New Mexico could enact environmental protections more stringent than federal regulations under a bill endorsed Tuesday by the Senate Conservation Committee.
After a hearing that drew testimony from environmental advocates who support the measure, and oil and gas and other business interests that oppose it, the committee voted 6-2 to advance Senate Bill 8, which would amend the Air Quality Control Act and the Hazardous Waste Act to allow rules more rigid than federal standards.
Two of the three Republicans on the committee, Sen. David Gallegos of Eunice and Sen. Steve Neville of Farmington, cast the opposing votes.
The third Republican on the committee, Sen. Gregg Schmedes of Tijeras, said he would support the bill because the state shouldn’t be relying on the federal government for its environmental regulations.
“Even though I think I disagree with what the Environment Department will do with the bill because, for example, I have not seen evidence as far as some of the issues with global warming and anthropogenic climate change, but I think for me, this is a bill about local control,” he said. “I do believe in self-sovereignty and local control.”
As currently written, the laws require the New Mexico Environmental Improvement Board to adopt regulations that are no more stringent than those at the federal level.
“Both the federal laws dealing with air and hazardous waste specifically contain a carve-out allowing states to exercise primacy and be able to regulate in these areas,” said Senate Majority Leader Peter Wirth, D-Santa Fe, who is sponsoring the legislation.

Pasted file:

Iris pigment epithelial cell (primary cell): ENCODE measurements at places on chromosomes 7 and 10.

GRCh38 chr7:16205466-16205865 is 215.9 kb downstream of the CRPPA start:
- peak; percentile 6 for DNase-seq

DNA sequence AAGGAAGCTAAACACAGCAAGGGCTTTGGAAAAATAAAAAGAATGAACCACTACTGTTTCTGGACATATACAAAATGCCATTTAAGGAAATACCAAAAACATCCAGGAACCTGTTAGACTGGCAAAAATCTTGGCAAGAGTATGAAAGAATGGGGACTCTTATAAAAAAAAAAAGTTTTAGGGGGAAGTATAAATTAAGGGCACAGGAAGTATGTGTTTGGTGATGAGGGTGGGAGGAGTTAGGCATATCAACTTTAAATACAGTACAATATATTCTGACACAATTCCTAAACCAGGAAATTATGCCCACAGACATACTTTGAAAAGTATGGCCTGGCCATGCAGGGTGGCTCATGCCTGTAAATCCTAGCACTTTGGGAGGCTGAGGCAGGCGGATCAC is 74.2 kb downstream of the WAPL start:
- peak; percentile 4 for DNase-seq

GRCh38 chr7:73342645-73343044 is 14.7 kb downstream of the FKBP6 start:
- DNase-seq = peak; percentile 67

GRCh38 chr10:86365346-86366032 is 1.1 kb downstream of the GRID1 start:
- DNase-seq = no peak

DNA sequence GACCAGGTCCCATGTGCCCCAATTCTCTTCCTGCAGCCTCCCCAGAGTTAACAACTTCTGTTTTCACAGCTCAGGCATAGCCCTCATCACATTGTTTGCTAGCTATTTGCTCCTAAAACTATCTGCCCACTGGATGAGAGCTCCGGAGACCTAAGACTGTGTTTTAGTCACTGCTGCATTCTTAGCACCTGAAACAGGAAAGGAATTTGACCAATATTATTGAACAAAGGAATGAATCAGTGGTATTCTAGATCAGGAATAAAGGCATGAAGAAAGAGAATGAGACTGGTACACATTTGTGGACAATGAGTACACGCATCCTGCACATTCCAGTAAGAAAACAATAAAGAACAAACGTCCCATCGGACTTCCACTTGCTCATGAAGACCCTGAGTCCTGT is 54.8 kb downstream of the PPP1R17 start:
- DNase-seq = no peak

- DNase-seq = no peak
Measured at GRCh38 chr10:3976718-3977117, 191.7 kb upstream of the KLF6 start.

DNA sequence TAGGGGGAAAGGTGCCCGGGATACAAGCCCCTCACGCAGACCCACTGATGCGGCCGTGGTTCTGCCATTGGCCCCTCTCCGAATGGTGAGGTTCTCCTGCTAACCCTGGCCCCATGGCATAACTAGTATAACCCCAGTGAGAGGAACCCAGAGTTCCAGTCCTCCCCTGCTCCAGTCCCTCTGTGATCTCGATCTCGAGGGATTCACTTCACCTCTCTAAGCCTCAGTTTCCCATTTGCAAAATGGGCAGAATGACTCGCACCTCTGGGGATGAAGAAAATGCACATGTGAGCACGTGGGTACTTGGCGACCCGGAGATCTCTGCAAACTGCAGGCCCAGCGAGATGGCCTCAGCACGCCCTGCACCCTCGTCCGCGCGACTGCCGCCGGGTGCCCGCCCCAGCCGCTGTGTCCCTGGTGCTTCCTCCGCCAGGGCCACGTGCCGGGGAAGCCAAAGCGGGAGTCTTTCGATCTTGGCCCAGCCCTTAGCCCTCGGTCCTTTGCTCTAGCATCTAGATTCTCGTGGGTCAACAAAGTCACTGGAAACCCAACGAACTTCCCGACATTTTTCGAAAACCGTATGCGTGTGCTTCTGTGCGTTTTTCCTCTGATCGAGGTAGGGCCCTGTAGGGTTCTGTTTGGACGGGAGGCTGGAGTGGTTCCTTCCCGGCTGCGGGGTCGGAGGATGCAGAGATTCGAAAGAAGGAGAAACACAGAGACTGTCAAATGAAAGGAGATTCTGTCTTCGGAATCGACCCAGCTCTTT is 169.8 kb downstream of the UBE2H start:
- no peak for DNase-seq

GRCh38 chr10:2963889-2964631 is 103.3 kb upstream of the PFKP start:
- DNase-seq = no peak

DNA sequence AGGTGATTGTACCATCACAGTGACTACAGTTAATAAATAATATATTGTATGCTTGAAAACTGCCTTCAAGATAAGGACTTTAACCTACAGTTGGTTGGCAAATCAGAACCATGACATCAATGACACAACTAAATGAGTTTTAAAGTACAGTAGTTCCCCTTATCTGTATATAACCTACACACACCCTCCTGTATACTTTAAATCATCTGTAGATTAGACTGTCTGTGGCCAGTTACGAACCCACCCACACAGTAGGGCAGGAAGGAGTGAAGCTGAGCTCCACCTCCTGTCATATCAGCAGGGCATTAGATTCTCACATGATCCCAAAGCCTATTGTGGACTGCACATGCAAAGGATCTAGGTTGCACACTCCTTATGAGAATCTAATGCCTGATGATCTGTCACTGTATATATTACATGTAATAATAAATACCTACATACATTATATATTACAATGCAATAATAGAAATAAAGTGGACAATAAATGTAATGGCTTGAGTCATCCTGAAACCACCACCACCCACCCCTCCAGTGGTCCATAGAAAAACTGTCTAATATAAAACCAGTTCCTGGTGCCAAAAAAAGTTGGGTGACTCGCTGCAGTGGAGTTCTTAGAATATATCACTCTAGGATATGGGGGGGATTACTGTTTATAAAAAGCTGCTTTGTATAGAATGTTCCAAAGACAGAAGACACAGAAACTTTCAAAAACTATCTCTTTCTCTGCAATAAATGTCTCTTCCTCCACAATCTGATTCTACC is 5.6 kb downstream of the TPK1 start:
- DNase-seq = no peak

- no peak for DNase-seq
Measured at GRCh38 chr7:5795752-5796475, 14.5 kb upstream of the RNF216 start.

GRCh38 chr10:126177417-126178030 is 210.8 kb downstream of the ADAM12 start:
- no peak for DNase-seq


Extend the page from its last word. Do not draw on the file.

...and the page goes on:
“For example, the limitation in the Air Quality Control Act has made it difficult for the Environment Department to propose regulations to address methane emissions, something that they’ve been working on, a very potent greenhouse gas,” he said.
Among those testifying against the bill was Jim Winchester, executive director of the Independent Petroleum Association of New Mexico.
“We have several concerns, one of which is that if we have different standards between state and federal regulations, that creates confusion and burden for our operators,” he said. “Second of all, we do feel like the regulations in place currently on the federal level are more than adequate to protect the environment, including making sure that we have safe drinking water, as well as protecting the atmosphere.”
Representatives of the New Mexico Chamber of Commerce and the New Mexico Oil and Gas Association also spoke in opposition.
Supporters urged the committee to advance the measure, saying it would protect the health of people and communities around the state.
Chris Mann, a member of the legislative action team for 350 Santa Fe, an environmental advocacy organization, said federal laws generally provide a baseline level of protection, not a ceiling.
“Over the last four years, you’ve seen what can happen [when] an anti-environmental administration comes to power in Washington, D.C.,” he said.
“New Mexico, blessed with clear blue skies, pure water, albeit scarce, and healthy lands and wildlife, these natural resources are too precious to be put at risk by capricious actions by the federal government,” he said.
“As the old saying goes, ‘once bitten, twice shy,’ ” Mann added. “Never again should we rely solely on the federal government for key environmental safeguards. Let’s look out for our own interests.”